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Grant will enable prairie restoration on campus

Not many people are lucky enough to see history being recreated before their eyes. Now Bethel students will get the chance--and some will even have the opportunity to participate.

Professor of biology Jon K. Piper has more than two decades’ experience in prairie conservation and restoration, first at The Land Institute in Salina and more recently at Bethel. For some time, he says, he has had his eye on about 10 acres of campus property directly east of the Warkentin Court and Voth Hall student residences.

There is already a very small experimental planting plot sandwiched between a baseball diamond and corn planted by a local farmer who leases most of the land for that purpose. Jon would like to see the whole area (all but the ball field and mud volleyball court), which also includes some creekside woodland, turned into a restoration project.

Through the Lawrence-based Kansas Land Trust, Jon learned about the Kingsbury Family Foundation, a private foundation with particular interest in projects aimed at protecting the natural resources of the Great Plains, especially plant and animal habitat. He wrote a proposal to the foundation that he titled “Studies on the Restoration of Two Indigenous Kansas Ecosystems: Oak Woodland and Tallgrass Prairie.” In early July, he learned that his proposal had been accepted and would be receiving $23,782 from the foundation.

Church relations newsletter available online

Bethel’s “Church Relations Update” is now available online (Adobe Reader required, available from www.adobe.com/products/acrobat/readstep2.html).

Dale Schrag, director of church relations, produces the newsletter three times a year for Mennonite Church USA congregational leaders and members. In the past, printed copies were mailed to congregations; now “Church Relations Update” will only be available online.

The summer issue features reflections by interim president John Sheriff on “What does it mean to be an Anabaptist college?” It also includes a look at the required senior-level course, Basic Issues of Faith and Life, by professor of Bible and religion Patty Shelly.

Members of Mennonite congregations are encouraged not only to read the newsletter themselves, but to urge local church leadership to do so, as well. Leaders should also be invited to post a copy on their church bulletin board.

New exhibit will unpack furniture building tradition

Kauffman Museum’s newest permanent exhibit has been in the making for more than 15 years.

“Mennonite Immigrant Furniture” opens to the public on Saturday, Sept. 23, at 1:30 p.m. Based on the museum’s 1991 temporary exhibit of the same name, the new permanent collection contains pieces either brought by immigrant Mennonites in the 1870s or built by their first-generation descendents.

The collection is an official project of Save America’s Treasures, a partnership between the White House Millennium Council and the National Trust for Historic and National Preservation. Since its creation in 1998, Save America’s Treasures has identified historic places, artifacts and documents in need of immediate preservation. “Mennonite Immigrant Furniture” is one of only seven designated Save America’s Treasures projects in Kansas.

The exhibit showcases 29 surviving handcrafted pieces, including dowry chests, clocks, cradles and wardrobes ranging from pre-1790 to 1910. Many of the pieces are large and sturdy, constructed of ash or pine. The builders added decorative touches using inlaid veneer, paint or satin. For a more personal touch, they often marked the largest pieces with dates and the names or initials of the owner or maker.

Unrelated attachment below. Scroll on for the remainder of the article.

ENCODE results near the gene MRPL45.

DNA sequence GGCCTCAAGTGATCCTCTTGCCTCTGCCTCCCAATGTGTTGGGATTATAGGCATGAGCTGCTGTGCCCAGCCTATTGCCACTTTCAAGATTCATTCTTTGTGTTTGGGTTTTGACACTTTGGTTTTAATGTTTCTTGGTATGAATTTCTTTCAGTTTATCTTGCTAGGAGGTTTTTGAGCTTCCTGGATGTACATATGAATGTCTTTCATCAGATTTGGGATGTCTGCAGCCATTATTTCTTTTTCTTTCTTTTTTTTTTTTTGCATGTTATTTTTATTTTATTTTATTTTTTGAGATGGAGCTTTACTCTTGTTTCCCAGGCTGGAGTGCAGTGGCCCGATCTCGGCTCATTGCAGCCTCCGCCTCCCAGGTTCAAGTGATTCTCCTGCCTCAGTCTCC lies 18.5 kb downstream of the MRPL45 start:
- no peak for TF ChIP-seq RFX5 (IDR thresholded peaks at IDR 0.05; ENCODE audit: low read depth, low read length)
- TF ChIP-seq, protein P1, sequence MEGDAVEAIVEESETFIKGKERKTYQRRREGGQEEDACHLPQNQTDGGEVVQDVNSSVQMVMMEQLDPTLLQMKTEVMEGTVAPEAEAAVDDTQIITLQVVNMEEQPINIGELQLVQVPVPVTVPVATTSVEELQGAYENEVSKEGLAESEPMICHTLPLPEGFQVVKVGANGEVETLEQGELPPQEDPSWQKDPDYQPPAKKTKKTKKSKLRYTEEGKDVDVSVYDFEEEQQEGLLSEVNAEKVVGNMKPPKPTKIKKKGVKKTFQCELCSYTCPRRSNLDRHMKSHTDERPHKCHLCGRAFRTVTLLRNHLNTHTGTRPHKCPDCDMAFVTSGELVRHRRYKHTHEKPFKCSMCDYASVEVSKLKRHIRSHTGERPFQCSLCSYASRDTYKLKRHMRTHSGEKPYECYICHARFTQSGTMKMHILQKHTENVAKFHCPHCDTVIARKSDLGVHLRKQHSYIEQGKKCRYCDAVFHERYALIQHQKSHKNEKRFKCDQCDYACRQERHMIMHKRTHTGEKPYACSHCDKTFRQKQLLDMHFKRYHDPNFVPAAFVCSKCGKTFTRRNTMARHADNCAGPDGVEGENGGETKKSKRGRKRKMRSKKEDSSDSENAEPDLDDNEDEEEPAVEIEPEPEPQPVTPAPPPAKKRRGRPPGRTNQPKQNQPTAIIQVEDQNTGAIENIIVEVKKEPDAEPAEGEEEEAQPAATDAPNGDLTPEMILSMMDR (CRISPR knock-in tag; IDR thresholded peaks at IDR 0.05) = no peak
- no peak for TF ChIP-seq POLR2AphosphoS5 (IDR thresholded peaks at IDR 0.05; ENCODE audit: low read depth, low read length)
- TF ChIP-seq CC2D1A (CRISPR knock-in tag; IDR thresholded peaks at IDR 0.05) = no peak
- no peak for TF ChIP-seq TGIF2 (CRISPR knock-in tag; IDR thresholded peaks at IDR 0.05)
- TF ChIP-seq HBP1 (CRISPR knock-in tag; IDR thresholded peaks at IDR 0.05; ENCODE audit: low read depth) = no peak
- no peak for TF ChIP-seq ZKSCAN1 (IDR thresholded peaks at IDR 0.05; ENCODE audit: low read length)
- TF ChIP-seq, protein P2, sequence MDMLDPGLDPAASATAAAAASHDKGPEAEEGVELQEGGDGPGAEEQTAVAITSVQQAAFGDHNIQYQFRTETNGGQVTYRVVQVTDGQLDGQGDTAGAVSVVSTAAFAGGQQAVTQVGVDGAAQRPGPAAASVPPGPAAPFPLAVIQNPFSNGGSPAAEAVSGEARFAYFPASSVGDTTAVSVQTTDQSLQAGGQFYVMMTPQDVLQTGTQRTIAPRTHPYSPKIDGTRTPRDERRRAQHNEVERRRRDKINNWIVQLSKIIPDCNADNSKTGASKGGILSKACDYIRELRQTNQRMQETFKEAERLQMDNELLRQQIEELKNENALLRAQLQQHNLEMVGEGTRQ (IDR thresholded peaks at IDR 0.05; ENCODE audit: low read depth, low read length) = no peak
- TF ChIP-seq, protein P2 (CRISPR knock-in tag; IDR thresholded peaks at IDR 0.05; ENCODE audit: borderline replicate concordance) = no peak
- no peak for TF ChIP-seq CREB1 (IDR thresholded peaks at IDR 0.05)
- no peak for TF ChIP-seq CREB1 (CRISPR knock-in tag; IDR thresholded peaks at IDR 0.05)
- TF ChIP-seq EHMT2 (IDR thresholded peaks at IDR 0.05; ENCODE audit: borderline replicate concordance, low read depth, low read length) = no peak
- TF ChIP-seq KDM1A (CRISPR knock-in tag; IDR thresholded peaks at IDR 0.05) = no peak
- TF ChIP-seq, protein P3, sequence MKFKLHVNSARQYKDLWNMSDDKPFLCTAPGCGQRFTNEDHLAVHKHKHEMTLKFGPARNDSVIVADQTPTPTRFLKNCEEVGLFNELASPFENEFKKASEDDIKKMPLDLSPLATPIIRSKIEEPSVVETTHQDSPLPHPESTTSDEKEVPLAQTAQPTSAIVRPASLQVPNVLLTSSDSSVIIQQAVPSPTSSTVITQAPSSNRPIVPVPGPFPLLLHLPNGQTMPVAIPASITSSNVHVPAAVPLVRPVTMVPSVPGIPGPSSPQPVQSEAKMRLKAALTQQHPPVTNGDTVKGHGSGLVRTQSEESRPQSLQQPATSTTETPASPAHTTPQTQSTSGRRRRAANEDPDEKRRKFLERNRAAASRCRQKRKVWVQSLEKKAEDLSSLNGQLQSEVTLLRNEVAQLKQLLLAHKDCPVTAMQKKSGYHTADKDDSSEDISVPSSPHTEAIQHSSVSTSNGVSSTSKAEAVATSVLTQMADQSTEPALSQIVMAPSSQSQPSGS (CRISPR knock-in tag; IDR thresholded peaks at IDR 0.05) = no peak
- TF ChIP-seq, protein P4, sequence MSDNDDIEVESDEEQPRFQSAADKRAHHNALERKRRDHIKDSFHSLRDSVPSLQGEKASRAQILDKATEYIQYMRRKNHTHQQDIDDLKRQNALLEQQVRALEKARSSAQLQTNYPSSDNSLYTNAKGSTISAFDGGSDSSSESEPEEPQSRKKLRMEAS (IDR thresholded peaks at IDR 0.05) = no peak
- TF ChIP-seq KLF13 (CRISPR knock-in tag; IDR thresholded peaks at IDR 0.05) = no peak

Establishment of this new permanent exhibit has been made possible in part by the Kauffman Museum Association; the Institute of Museum Library Services, a federal agency that fosters innovation, leadership and lifetime learning; the Herbert Funk Family; and the Kansas Humanities Council, which promotes understanding of the history, traditions and ideas that shape our lives and communities.

The exhibit will be a highlight of this year’s Fall Festival activities at the museum.

Fall Fest to feature inaugural events

Fall Festival 2006 will feature the inauguration of Barry Bartel ’84 as Bethel’s 13th president. The public in invited to the inaugural ceremony and several related events.

A “Meet the President” reception is scheduled for 1:30-3 p.m. on Saturday, Oct. 7. The event is an opportunity for alumni and friends of the college to greet and welcome Barry and his wife Brenda (Isaak) Bartel ’84. The reception will be held in Bethel’s newest meeting room, known as The Meeting Place and located in the northeast corner on the ground floor of the Administration Building. The Bethel College Women’s Association redecorated the room as a gift to the college. It includes new furniture as well as a refurbished table and cabinets from the Old Science Hall.

An inauguration worship service will take place at 10 a.m. on Sunday, Oct. 8, in Jolliffe Auditorium in Memorial Hall. Everyone is invited to the time of worship, a joint service of Bethel College and Bethel College Mennonite Church (BCMC). The program will include singing; reflections and readings by students, faculty and special guests; the combined Bethel College Concert Choir and BCMC Chancel Choir; and the BCMC Bell Choir.

The inauguration will be held at 2:30 p.m. on Sunday, Oct. 8, also in Memorial Hall. The inaugural address will be given by Ronald Mathies, former executive director of Mennonite Central Committee who is currently the Rodney and Lorna Sawatsky Visiting Scholar at Conrad Grebel University College in Ontario. President Bartel will offer a response. A Bethel brass ensemble and the Concert Choir will provide music. A reception on The Green will follow (Schultz Student Center if rain).